Radha Kushal Bihari is a majestic temple situated at a distance of approximately 800 meters from Shriji temple Barsana. Sri Radha Kushal Bihari temple was established by King Madho Singh Rao of Jaipur. He and his wife were devoted to Radha and Krishna. Located atop the Brahmagiri Parvat in Barsana, the almond-colored facade of Radha Kushal Bihari temple rises gracefully amidst the thick vegetation of Gahvar Van (a forest where Radharani would relax along with her friends).
The King had named the temple after his queen Sri Kushal Kanwarji who he loved fondly. The local people generally refer to it as the ‘Jaipur temple’, since it was built by the King of Jaipur. All the rituals and other traditions are conducted in this temple by the devotees of the Nimbarka Sampradaya (one of the four bonafide Vaishnava Sampradayas).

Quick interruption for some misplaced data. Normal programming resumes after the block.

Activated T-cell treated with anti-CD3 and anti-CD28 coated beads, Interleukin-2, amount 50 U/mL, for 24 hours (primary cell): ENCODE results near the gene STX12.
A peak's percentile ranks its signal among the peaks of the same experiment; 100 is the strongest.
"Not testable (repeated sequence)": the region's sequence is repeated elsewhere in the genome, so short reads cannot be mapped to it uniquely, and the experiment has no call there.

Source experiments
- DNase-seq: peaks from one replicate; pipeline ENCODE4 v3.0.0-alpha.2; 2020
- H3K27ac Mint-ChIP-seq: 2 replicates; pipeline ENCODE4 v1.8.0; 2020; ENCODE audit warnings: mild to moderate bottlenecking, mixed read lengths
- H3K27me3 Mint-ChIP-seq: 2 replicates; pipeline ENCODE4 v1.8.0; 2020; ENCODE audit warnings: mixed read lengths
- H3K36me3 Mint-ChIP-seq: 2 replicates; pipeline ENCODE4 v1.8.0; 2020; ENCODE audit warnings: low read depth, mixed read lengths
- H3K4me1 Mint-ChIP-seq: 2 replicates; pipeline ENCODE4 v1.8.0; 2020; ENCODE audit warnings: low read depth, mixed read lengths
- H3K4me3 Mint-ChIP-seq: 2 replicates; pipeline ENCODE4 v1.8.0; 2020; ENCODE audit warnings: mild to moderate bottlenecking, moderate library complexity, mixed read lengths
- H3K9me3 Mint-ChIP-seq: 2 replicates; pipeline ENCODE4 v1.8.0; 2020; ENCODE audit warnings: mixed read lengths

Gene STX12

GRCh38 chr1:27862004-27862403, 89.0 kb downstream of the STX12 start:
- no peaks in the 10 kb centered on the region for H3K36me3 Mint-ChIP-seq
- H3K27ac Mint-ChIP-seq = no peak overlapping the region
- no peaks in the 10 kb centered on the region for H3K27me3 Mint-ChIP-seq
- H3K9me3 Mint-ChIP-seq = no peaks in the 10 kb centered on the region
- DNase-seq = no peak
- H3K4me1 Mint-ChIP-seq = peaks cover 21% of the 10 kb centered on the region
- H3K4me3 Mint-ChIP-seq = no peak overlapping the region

It is believed that Maharaja Madho Singh Rao hoped to shift the deities of Barsana Radha Rani Mandir (Shriji Mandir) to this newly constructed Kushal Bihari temple. He built small rooms around the deity altar where he, his family members, and ministers could stay. However, on the day before the scheduled deity installation, Srimati Radharani appeared in the King’s dream and spoke that she did not wish to be moved from the Barsana Radharani mandir, as it was her eternal home. Hence the king abandoned the idea of shifting the deities and installed a different set of deities at the Kushal Bihari temple.
The deities of Radha and Krishna who are worshiped in this temple are lovingly named Radha Kushal Bihari jiu. Standing next to them are the deities of Hamsa Gopala, Nimbarkacharya, and Radha Nritya Gopala among others. Beautiful and intricate paintings of the ten avatars of Vishnu (Dashavatara) adorn the temple walls. We have not taken any photographs inside the temple hall as photography is strictly prohibited. We accept this as the will of the Lord.
How to Reach
The temple of Radha Kushal Bihari jiu is located about 800 meters from Barsana Radha Rani Mandir (Shriji Mandir). It is quite similar in its appearance to a fort in Rajasthan. The temple is well connected via roadways and one can park one’s car outside the temple gates.